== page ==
Questions for Mark Zuckerberg
Has Facebook taken all the recent criticism on board and changed its ways? That was the question many asked as Mark Zuckerberg announced
yesterday that Facebook would be switching its focus to encrypted, private conversations between users.
Zuckerberg acknowledged obvious shifts in internet use. Many people are less keen on sharing their thoughts and life events with big groups of people, preferring to talk in smaller-scale groups. Facebook needs to embrace this, or it will quickly lose relevance.
A plus for Facebook is many of these conversations around the world happen on its own WhatsApp, Instagram, and Messenger apps. A minus is that if you encrypt those conversations, it messes up the company’s business model, which relies on knowing what you’re saying (currently only WhatsApp is encrypted by default).
The move ties in with Facebook merging WhatsApp, Messenger and Instagram into one, dedicated back-end platform, although the apps will all continue to operate as separate products.
There are many questions about the move though:
- Will the public like the idea that a Facebook friend can find them and contact them on WhatsApp? There are benefits to the apps being separate.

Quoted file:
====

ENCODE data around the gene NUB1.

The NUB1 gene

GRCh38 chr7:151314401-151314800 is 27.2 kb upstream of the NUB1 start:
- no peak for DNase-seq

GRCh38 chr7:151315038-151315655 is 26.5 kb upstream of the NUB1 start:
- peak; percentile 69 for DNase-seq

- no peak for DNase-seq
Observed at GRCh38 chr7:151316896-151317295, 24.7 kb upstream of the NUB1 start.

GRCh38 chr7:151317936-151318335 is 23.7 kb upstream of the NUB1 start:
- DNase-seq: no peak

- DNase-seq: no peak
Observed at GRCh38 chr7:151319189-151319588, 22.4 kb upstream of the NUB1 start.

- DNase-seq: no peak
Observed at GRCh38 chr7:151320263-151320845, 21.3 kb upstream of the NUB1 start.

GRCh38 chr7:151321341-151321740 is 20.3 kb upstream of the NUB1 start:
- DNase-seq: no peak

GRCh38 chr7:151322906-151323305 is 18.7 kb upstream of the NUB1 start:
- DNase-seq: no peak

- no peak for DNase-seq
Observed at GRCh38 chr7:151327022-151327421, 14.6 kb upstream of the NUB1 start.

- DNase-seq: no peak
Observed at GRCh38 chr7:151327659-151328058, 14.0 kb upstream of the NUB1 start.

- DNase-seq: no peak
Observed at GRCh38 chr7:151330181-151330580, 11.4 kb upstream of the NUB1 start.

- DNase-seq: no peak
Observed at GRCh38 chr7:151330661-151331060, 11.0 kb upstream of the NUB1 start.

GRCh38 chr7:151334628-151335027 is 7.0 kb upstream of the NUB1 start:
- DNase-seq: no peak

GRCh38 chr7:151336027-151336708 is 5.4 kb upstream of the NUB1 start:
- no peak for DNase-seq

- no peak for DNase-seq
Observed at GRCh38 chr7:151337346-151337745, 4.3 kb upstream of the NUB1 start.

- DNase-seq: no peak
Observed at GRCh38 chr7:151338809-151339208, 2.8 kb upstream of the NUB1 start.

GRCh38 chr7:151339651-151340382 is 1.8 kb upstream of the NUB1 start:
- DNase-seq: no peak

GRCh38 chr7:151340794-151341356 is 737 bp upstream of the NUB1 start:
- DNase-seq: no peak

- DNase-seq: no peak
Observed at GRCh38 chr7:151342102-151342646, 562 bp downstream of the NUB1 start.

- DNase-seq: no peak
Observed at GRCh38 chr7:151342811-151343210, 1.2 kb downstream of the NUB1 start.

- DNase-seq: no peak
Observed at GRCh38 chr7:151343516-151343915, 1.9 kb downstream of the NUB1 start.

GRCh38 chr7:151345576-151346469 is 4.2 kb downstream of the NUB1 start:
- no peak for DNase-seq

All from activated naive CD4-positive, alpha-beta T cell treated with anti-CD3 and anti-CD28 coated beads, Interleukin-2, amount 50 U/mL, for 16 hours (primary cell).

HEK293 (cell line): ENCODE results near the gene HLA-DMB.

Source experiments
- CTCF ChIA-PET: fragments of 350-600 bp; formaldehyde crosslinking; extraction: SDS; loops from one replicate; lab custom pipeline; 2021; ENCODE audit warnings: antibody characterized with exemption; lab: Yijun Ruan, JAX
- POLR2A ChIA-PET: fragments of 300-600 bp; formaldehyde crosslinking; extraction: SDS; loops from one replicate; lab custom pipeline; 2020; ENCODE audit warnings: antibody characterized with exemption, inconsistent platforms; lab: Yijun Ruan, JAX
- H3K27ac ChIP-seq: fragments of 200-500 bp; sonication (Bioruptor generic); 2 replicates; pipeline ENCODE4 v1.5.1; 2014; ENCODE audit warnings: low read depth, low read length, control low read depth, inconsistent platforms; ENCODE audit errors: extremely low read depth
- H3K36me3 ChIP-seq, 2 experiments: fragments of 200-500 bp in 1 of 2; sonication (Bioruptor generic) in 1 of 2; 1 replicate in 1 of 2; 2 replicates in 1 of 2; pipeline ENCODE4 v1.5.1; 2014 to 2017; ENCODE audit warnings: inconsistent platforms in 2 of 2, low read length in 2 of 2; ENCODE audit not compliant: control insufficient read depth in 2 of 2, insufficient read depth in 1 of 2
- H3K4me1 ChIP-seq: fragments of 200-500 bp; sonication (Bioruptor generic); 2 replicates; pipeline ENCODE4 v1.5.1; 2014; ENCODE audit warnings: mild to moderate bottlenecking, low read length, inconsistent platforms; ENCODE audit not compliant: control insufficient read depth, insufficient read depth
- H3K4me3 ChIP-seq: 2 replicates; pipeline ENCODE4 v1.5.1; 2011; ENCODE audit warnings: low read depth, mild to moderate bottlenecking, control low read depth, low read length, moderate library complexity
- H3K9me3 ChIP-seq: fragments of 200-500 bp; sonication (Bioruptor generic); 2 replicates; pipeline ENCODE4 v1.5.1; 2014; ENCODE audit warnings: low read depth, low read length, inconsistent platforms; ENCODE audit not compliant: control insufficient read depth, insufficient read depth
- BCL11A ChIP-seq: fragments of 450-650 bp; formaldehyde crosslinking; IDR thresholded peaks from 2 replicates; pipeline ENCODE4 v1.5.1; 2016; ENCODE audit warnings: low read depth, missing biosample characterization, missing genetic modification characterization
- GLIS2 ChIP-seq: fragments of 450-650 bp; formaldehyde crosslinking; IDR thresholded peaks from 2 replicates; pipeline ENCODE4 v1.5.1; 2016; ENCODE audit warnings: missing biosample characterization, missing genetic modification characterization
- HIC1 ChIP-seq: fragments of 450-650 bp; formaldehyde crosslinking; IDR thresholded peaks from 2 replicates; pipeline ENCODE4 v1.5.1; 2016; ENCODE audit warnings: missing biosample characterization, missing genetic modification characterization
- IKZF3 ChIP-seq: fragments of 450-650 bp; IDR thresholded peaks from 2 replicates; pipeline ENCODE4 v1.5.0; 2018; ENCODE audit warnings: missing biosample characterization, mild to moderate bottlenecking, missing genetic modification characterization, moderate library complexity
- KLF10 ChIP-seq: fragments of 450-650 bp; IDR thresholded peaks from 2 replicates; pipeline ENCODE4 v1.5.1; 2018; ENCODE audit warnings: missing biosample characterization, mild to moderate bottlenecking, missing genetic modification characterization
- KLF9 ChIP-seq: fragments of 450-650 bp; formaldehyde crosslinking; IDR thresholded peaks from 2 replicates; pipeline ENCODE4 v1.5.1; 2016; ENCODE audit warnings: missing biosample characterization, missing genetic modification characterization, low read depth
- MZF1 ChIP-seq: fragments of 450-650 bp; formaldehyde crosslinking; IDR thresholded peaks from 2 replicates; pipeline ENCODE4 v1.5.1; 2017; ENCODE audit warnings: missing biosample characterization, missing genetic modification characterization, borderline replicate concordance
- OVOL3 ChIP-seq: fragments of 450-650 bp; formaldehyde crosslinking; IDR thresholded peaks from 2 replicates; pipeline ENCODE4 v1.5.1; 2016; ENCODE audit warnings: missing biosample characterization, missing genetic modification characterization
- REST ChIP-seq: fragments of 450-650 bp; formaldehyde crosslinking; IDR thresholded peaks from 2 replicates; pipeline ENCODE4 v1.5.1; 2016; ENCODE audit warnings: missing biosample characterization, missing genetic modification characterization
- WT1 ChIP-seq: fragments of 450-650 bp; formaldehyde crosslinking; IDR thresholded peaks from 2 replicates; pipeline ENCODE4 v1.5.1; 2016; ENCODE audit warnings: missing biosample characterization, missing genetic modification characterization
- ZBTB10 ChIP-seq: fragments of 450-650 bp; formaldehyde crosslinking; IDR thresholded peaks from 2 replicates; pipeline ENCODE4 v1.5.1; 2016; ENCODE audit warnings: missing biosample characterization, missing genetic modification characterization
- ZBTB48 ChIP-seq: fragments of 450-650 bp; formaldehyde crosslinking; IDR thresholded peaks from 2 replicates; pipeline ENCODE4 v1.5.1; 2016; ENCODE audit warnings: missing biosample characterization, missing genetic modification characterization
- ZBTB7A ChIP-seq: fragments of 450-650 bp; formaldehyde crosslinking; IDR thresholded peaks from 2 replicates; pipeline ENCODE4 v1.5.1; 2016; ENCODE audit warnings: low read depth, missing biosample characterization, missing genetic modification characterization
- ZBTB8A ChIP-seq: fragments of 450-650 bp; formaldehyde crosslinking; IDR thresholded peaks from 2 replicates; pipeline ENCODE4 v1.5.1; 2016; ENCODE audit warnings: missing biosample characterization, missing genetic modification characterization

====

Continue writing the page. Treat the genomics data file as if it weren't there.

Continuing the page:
- How will Facebook make money if it can’t see people’s conversations? The answer probably lies in the metadata about who is contacting whom, combined with data collected over time and from elsewhere. And Facebook presumably doesn’t expect usage of its main ‘blue app’ to die off completely.
- Has Facebook given up on the Chinese market? It certainly seems that way.
- Will integrating WhatsApp with other apps cause antitrust headaches? Journalist David Meyer thinks it could.
- Will politicians buy this as a completely positive move and back off on regulation of Facebook? That has to have been part of the aim here.
While the 'pivot to privacy’ was presented as a positive move by many in the tech press in the first hour or two after Zuckerberg’s announcement, questions like those above quickly came to the surface. And Facebook’s harshest critics certainly aren’t buying it
If Facebook wants to convince the world it’s changed, it needs to earn our trust – which kind of harks back to yesterday’s Big Thought
, doesn’t it?